6 Replies
Phil Mayor

Hi Zara

You always save the good ones until friday, I am really interested in this

Until recently we had no customers, sounds strange!  I work in a department that I set up, my job was education lead and I saw the need (following a training needs analysis) for an lms and elearning.  I used the results from the TNA to determine which courses to develop and in a previous life I was a trainer so I was my own SME.

For over a year there was just me as Developer and SME and I did not need to sell myself.

I now have another developer on board, and we have taken on some contracts outside of our organisation, we now have to work with SMEs and sell our ideas, I initially found this difficult and explaining concepts to the technophobe is difficult, I find building an initial draft to show the concept etc allows them to see what can be done and it is easier then to discuss what is and isnt possible.

We are keeping a low profile, becuase with our current projects we have enough work until March/April next year.  So will follow this with interest

Phil

Saenna B Ahman

I find that it's really important to show how the investment in e-learning can help my customers meet a business need. if it's just a cool project, or if the only benefit is that learners will have a "positive experience" doing the training, that's not enough.There needs to be some tangible value. The e-learning needs to fill some sort of identifiable gap.So I guess what i'm saying is, to "sell" a course or your services, you need to be thoroughly convinced (and even have evidence) that you will improve the organization's business results.

Some of my past projects have been easy to 'sell' because they provide obvious cost savings. I.e., on online job aid that reduces the time necessary for workers to perform a task, because the info is now more accessible or easier to understand. Or, another example is a course that reduces travel time... a 3-day ILT course was reduced to 1 day because we were able to use e-learning interventions both on the front end as a preparatory tool, and as a follow-up. So even though learners still needed to travel for the 1-day ILT, the travel expenses and time away from work was drastically reduced as compared to doing a 3-day course. That can really start to add up into big cost savings.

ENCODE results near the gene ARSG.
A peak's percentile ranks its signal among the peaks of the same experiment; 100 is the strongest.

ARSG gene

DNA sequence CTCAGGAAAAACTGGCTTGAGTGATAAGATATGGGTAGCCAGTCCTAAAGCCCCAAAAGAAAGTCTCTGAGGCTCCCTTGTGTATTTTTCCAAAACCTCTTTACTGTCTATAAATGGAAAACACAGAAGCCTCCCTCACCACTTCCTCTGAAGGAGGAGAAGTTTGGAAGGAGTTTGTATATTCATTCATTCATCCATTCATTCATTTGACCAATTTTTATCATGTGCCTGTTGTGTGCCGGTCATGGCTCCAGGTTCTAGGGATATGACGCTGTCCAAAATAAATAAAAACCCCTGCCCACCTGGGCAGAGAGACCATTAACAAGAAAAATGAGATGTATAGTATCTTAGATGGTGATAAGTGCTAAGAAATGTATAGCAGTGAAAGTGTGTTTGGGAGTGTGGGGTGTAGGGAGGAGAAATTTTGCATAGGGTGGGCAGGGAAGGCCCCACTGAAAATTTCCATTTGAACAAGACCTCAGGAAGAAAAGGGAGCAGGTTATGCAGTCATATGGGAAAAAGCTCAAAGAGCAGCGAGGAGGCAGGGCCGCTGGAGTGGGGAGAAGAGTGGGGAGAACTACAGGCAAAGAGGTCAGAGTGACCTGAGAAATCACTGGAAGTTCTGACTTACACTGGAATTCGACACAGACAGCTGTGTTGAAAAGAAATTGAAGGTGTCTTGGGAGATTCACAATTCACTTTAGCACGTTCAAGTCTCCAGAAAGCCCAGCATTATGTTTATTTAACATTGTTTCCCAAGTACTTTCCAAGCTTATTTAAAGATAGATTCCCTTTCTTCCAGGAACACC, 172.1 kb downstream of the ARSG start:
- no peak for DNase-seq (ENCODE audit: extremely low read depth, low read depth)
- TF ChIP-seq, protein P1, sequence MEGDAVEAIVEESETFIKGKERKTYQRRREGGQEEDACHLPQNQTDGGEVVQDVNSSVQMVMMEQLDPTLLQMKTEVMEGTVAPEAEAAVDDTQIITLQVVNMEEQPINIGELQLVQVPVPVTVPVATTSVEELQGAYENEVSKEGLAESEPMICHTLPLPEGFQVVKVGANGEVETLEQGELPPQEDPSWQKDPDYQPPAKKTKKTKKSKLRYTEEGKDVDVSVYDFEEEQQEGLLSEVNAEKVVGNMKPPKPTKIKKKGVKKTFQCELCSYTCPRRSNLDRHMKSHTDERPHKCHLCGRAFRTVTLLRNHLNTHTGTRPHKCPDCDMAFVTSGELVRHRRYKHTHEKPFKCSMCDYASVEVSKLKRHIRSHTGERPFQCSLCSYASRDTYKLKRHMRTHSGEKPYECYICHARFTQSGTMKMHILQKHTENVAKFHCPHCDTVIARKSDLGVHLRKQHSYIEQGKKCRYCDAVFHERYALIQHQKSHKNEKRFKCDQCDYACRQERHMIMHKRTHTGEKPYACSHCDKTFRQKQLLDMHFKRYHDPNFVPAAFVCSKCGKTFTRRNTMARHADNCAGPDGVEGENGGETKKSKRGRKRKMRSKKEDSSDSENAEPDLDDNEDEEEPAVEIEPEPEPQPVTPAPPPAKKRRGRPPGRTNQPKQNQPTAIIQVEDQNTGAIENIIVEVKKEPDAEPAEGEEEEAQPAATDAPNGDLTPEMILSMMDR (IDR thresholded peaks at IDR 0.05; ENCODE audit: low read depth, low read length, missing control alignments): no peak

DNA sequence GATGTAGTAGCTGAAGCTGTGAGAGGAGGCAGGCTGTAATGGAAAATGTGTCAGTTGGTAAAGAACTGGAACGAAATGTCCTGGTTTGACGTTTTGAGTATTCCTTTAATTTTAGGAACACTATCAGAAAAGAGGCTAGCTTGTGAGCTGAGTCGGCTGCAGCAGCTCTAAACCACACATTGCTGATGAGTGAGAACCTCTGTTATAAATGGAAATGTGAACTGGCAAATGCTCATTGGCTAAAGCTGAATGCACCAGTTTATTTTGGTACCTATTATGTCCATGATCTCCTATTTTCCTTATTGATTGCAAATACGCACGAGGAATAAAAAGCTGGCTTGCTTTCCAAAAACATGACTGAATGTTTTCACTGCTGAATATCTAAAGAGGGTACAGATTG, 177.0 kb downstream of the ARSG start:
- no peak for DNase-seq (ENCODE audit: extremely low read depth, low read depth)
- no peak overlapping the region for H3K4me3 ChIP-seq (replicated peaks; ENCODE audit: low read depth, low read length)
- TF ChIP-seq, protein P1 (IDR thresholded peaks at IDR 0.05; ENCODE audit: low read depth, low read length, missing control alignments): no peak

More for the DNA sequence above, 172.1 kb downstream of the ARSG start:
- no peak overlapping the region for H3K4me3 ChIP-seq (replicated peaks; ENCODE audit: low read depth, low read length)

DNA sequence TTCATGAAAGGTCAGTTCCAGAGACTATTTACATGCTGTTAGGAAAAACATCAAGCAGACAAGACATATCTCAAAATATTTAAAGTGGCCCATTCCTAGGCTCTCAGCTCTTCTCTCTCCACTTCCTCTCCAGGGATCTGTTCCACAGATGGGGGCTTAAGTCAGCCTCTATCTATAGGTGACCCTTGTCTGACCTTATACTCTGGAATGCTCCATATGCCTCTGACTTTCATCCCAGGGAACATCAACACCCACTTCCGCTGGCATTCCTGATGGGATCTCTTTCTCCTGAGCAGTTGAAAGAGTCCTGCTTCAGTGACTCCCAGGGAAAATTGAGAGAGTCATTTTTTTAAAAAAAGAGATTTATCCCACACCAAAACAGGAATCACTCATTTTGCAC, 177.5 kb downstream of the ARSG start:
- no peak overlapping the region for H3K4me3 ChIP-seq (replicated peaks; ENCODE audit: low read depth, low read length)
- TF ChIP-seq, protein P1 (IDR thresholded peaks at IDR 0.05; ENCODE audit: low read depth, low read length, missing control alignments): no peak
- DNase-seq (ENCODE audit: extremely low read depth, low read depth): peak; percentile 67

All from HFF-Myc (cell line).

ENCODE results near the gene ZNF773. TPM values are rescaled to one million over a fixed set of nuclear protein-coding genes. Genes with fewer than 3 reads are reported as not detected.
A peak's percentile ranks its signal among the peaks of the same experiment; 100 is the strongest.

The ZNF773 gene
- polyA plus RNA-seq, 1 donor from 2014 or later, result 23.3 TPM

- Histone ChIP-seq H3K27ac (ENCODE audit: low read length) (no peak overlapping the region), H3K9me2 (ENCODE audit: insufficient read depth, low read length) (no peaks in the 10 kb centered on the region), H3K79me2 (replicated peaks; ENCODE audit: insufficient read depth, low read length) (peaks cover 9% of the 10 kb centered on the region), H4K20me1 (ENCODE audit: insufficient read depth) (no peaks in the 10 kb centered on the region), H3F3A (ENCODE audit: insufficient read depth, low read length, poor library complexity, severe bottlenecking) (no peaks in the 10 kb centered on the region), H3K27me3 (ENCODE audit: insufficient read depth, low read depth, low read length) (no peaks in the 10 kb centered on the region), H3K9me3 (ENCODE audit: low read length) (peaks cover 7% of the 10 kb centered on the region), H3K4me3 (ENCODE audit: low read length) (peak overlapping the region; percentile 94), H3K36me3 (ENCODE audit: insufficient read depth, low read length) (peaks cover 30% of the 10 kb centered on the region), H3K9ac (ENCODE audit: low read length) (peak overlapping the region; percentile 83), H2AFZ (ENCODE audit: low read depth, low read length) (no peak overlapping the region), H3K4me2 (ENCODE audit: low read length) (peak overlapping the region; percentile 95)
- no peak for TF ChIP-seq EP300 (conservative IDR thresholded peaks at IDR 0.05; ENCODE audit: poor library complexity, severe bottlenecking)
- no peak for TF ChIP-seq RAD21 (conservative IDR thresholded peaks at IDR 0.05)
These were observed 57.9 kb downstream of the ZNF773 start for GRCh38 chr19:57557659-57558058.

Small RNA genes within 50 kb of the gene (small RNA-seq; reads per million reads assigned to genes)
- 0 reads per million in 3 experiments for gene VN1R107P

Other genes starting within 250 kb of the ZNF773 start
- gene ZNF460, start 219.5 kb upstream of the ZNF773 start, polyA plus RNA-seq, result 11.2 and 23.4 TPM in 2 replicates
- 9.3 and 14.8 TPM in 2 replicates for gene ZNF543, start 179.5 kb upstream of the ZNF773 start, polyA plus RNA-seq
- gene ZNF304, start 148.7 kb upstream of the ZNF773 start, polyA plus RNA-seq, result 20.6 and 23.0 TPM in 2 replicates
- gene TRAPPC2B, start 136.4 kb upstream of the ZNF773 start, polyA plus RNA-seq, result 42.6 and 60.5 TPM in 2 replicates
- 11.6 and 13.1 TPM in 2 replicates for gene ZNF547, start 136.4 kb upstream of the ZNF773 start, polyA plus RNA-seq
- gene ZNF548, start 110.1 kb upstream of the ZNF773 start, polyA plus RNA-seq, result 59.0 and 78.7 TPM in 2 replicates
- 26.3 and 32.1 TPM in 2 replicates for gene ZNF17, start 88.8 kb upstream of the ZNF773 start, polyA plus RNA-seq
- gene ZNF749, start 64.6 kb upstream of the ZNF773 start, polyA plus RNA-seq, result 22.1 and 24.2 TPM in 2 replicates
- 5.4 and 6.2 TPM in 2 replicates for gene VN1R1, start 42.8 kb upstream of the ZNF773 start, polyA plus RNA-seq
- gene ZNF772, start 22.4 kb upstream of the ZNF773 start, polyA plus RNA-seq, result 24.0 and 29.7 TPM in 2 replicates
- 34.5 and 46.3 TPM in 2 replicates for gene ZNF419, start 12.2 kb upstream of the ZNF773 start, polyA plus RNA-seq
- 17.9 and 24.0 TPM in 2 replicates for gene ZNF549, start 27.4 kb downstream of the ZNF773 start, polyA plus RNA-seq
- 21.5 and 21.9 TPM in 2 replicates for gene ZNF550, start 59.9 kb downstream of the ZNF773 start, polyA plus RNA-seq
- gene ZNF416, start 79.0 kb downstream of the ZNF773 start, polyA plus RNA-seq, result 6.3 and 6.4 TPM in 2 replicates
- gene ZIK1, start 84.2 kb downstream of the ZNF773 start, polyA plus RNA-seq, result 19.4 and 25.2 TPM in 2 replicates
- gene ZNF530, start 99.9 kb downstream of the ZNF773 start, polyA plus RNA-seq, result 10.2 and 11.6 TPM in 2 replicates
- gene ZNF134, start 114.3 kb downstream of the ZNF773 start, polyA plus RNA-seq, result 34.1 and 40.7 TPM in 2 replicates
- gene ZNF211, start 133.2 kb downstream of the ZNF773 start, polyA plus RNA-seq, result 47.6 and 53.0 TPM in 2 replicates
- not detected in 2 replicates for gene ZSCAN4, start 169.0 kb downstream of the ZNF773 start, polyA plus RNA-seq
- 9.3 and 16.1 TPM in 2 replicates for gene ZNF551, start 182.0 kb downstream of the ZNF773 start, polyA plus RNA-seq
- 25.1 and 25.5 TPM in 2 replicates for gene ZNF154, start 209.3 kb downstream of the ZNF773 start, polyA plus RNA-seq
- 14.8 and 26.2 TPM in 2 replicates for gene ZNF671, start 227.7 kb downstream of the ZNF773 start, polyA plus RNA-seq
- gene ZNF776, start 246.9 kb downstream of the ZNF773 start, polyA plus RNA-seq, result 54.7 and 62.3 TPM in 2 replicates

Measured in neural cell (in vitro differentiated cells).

In some cases, the "business need" is simply that the company needs an efficient and effective way to meet their compliance obligations. E-learning can do that inexpensively and efficiently.

So I would recommend putting your MBA hat on (tough for me sometimes because i don't have an MBA, lol)... analyze what would really help the business succeed? What would help the learners do their jobs better or more efficeintly? If you have evidence that you can improve a business process, i think you will have sponsors lining up to ask for your services. Good luck Zara! I always appreciate reading your posts.

Bob S

Good questions.

Having first come into training / design as a sales SME, there are a few lessons I brought with me from my former life. In no particular order, here are some tips I've found useful when trying to "sell" what we do.

1) It's not about you, it's about them.

Sounds simple, but all too often we forget to frame things from the customer's/stakeholder's point of view. Focus on the customer's expressed needs and probe for additional needs they may have. Yes the end users are important, yes all of the other benefits we can offer are important. But at the end of the day the decision makers need to hear about thier needs being addressed, and how you are going to do that. Everything else is a bonus. Which seques into the next point...

2) People buy on emotion, and justify with reason.

An old axiom, but no truer words were ever said about the buying process. Your customers / stakeholders have a pain point. Something is is bothering them and whether they say it or not, there are emotions involved. Perhaps they are angry a particular business unit isn't performing. Perhaps they are embarrassed because they appear to be behind the times. Perhaps they want the bragging rights of one-upping a peer.  What matters is that to spite all the veneer of reason and rational thought we layer over the buying decision, there is an emotional decision underneath. Don't believe it? Think about the last new car you bought...  you told yourself all sorts of reasons why getting a new car was a good decision, but the bottom line is you WANTED it. It solved an emotional need for you. Perhaps freedom from worry, perhaps the pleasure of having something new. Who knows? Then you justified it by saying it was good on gas, you got a great price/financing, it would be more reliable, etc.  The point here is to be effective in selling , you need to remember that reason is only half the picture. Try and tap into the emotions involved too.